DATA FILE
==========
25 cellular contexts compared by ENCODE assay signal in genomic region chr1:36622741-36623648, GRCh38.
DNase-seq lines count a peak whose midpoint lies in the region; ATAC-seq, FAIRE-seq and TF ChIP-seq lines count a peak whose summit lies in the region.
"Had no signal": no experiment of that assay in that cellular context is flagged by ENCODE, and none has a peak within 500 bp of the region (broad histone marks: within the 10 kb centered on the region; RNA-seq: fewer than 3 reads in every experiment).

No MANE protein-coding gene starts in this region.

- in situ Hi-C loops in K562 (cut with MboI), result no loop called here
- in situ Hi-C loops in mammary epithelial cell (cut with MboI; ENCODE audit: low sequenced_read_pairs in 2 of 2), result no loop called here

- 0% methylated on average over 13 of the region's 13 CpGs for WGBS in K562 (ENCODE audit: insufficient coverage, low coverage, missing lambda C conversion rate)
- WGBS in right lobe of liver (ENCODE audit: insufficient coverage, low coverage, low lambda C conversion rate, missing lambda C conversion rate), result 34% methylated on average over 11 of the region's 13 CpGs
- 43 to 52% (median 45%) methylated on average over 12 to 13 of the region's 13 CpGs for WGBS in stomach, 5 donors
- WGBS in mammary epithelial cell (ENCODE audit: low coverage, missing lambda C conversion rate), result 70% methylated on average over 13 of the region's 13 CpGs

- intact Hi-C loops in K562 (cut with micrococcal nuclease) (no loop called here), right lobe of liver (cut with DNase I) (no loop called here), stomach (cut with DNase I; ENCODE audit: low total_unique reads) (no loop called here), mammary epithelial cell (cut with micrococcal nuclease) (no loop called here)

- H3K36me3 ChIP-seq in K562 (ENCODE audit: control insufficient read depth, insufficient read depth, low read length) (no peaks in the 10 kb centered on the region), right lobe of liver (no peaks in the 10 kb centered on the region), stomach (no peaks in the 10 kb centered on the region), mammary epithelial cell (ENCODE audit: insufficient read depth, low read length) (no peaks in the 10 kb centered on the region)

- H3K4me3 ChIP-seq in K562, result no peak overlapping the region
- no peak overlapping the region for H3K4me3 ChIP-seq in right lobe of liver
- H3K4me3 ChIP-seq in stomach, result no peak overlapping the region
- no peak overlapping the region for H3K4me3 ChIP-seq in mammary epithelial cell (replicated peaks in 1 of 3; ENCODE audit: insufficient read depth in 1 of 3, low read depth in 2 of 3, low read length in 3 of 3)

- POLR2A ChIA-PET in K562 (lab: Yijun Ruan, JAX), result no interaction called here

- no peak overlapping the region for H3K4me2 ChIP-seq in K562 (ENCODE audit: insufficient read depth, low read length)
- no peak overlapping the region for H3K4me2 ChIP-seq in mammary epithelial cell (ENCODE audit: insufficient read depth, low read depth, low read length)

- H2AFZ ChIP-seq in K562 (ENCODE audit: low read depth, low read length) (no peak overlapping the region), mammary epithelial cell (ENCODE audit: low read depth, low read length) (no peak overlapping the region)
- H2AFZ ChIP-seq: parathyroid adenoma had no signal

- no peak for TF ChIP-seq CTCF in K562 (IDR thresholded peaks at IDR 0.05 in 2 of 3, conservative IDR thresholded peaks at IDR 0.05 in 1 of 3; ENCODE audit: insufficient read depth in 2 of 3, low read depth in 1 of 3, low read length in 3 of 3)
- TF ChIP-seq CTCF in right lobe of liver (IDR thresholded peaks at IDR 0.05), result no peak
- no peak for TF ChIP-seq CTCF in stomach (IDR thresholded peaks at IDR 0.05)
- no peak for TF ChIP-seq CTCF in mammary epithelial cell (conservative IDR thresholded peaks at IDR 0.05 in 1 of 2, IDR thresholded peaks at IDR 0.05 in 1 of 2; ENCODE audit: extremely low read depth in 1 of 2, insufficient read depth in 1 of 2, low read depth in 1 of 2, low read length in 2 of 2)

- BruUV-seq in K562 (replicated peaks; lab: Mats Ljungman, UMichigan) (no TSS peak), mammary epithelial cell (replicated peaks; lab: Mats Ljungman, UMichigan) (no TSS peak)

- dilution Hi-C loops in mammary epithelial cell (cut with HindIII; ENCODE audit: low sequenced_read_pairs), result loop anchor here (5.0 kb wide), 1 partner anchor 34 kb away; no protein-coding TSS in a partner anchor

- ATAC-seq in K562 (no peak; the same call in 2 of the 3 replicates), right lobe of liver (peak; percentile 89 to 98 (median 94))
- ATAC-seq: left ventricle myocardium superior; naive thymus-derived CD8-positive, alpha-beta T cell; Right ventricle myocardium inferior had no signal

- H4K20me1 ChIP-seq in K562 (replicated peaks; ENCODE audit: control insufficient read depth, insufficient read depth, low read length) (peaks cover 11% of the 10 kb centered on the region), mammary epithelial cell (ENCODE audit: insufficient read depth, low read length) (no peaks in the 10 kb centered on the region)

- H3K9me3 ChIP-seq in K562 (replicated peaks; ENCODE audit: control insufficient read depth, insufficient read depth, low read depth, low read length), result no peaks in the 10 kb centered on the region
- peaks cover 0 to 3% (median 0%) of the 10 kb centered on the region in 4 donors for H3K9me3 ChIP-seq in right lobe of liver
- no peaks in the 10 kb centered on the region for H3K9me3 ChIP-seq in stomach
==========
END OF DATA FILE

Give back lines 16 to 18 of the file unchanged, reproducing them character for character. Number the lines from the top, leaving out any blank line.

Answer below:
- no peak overlapping the region for H3K4me3 ChIP-seq in mammary epithelial cell (replicated peaks in 1 of 3; ENCODE audit: insufficient read depth in 1 of 3, low read depth in 2 of 3, low read length in 3 of 3)

- POLR2A ChIA-PET in K562 (lab: Yijun Ruan, JAX), result no interaction called here

- no peak overlapping the region for H3K4me2 ChIP-seq in K562 (ENCODE audit: insufficient read depth, low read length)